But the Biden administration needs to continue to make progress in areas like the Dakota Access Pipeline, sale of oil and gas drilling leases on federal land, and the largest offshore oil and gas leases in US history on more than 80 million acres in the Gulf of Mexico.
Renewable Energy Rose in Prominence
The price of renewable energy fell even more in 2021, and a record amount of solar power and wind power was produced. Cleantech made that possible.
According to the Energy Information Administration, wind and solar power made up 62% of new electric generating capacity to come online in 2019 and 76% in 2020. Through September, 2021, these two new energy technologies comprised 74% of the total new technologies.
In October, 2021, solar and wind accounted for 14% of US electricity generation. That’s an enormous percentage for energy sources that were considered novel just a decade ago. Large-scale solar accounted for 37.2% of new US power capacity in the first 10 months of 2021, wind power accounted for 33.2%, small-scale solar accounted for 15.5%, and fossil gas accounted for 13.7%.
Across the US, wind and solar are simply less expensive than dirty fossil fuels. And costs for wind, solar and battery technologies continue to fall.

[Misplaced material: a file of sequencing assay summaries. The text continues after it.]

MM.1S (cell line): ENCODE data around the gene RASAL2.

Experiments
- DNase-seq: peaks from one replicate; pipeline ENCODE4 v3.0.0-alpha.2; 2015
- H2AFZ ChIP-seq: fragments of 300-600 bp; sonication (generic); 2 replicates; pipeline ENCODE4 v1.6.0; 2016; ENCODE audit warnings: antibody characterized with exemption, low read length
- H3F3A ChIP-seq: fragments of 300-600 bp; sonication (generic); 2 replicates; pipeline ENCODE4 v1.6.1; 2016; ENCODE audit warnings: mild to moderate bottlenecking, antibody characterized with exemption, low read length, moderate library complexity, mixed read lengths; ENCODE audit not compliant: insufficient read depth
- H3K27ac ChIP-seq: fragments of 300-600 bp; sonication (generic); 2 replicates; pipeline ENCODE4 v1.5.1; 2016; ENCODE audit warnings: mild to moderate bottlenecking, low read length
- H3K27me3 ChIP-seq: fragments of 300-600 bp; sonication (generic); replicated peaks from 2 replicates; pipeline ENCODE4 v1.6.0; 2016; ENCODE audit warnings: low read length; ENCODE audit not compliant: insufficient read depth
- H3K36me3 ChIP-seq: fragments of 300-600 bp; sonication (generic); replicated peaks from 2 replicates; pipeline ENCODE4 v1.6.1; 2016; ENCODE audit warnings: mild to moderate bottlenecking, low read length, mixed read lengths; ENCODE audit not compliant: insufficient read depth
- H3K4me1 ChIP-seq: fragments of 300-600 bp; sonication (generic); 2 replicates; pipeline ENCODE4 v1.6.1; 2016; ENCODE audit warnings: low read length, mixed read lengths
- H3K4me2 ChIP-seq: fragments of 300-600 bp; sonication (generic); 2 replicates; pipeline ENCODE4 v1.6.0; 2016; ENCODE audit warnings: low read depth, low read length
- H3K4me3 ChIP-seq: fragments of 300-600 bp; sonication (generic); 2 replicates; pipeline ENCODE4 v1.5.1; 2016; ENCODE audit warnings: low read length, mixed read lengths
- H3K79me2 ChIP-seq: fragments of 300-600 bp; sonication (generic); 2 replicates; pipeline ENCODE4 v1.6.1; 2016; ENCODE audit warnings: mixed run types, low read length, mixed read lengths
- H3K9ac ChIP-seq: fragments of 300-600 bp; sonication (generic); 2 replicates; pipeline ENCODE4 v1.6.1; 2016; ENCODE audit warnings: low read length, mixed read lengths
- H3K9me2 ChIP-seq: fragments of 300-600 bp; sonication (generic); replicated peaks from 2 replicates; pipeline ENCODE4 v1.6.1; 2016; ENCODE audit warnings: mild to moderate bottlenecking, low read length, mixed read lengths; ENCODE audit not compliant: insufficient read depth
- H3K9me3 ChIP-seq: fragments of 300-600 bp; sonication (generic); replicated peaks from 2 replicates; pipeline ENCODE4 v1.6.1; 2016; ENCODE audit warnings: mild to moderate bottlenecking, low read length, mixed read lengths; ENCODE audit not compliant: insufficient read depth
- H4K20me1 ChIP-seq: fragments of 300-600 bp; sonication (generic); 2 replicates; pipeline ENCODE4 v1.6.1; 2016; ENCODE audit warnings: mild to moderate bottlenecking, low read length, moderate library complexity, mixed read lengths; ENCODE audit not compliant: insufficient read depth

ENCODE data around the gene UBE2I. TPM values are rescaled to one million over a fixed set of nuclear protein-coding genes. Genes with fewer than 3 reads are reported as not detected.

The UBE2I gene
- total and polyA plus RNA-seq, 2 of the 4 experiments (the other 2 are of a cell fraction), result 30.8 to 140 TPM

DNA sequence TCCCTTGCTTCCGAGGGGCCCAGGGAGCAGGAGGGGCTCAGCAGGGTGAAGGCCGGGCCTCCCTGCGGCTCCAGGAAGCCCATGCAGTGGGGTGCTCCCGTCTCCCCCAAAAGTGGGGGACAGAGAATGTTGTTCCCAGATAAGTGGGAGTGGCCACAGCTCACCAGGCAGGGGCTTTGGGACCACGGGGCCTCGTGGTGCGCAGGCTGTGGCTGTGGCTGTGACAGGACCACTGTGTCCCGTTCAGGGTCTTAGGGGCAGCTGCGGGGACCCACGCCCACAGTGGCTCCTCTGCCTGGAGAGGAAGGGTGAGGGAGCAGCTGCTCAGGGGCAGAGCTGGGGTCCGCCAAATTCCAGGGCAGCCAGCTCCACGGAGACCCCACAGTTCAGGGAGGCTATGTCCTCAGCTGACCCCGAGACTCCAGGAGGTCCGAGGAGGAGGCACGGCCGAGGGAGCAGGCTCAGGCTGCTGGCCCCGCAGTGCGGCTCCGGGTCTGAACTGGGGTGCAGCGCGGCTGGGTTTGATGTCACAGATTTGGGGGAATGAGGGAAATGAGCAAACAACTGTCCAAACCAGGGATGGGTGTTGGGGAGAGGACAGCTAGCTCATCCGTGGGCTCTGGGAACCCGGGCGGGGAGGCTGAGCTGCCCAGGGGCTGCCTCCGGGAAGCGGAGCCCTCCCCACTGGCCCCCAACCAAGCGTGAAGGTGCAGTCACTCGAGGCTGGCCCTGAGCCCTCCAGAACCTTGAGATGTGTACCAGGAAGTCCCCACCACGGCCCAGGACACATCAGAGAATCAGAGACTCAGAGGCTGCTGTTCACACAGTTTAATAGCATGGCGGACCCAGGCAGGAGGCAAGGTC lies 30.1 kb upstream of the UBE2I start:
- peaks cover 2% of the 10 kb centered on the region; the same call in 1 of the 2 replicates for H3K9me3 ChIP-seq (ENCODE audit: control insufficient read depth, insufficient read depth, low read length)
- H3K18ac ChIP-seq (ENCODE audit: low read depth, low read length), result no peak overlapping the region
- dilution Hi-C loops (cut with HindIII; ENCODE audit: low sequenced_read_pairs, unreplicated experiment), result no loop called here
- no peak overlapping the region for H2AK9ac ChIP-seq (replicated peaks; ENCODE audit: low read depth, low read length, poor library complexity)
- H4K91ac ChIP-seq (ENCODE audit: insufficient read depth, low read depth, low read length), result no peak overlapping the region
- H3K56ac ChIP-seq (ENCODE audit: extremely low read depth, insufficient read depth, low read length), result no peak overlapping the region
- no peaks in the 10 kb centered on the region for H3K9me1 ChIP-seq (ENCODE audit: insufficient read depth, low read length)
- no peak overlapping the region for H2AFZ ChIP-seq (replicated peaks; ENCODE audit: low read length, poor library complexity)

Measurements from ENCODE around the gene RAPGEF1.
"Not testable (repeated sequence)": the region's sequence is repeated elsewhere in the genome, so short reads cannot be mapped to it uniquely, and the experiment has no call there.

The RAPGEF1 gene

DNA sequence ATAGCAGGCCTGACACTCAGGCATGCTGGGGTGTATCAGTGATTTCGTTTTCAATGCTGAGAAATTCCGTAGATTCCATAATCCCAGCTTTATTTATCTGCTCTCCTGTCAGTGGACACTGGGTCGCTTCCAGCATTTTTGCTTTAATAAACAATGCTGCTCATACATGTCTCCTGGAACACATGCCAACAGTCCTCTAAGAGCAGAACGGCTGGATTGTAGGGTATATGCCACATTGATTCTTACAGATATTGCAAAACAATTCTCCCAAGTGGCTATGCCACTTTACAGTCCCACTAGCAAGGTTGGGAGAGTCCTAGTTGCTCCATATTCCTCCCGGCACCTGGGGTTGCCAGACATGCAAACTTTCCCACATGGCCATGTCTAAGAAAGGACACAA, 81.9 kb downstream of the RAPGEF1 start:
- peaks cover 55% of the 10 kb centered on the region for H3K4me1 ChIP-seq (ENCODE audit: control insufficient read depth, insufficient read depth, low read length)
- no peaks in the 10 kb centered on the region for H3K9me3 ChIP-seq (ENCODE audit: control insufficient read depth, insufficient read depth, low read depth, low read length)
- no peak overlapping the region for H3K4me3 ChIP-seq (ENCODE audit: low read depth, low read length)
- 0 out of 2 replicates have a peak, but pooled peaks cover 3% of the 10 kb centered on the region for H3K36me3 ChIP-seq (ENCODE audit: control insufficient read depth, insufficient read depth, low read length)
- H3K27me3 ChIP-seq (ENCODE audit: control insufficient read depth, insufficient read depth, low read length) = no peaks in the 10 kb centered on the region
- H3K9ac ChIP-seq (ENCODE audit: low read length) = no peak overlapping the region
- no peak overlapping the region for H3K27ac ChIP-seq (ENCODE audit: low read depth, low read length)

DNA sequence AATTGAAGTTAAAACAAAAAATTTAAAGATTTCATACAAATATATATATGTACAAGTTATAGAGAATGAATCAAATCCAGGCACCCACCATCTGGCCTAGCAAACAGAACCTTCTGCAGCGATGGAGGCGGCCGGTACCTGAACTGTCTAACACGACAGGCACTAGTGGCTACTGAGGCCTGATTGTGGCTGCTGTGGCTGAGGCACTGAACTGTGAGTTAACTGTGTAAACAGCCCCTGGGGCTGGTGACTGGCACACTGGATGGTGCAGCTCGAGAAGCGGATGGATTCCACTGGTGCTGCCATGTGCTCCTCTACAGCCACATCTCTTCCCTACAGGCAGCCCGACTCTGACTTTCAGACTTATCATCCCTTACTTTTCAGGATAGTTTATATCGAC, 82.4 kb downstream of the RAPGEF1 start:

Oil Infrastructure — Over & Over — Experienced Massive Leaks
In August, Hurricane Ida slammed into the Louisiana coast with near 150 mile-per-hour winds. The trail of destruction included the most oil spills detected from space after a weather event in the Gulf of Mexico since the federal government started using satellites to track spills and leaks a decade ago. The National Oceanic and Atmospheric Administration issued a total of 55 spill reports, including a spill near a fragile nature reserve. These disasters underscore the frailty of offshore oil and gas infrastructure due to intensifying storms fueled by climate change.
Leaking pipeline connected to a California offshore oil platform and operated by Beta Offshore — a Long Beach unit of Houston’s Amplify Energy — produced a 5.8-mile oil plume running from the Huntington Beach Pier to Newport Beach. Over 126,000 gallons spilled from the platform, which is located in federal waters off of the Los Angeles County coast; the waters are overseen by the US Department of the Interior.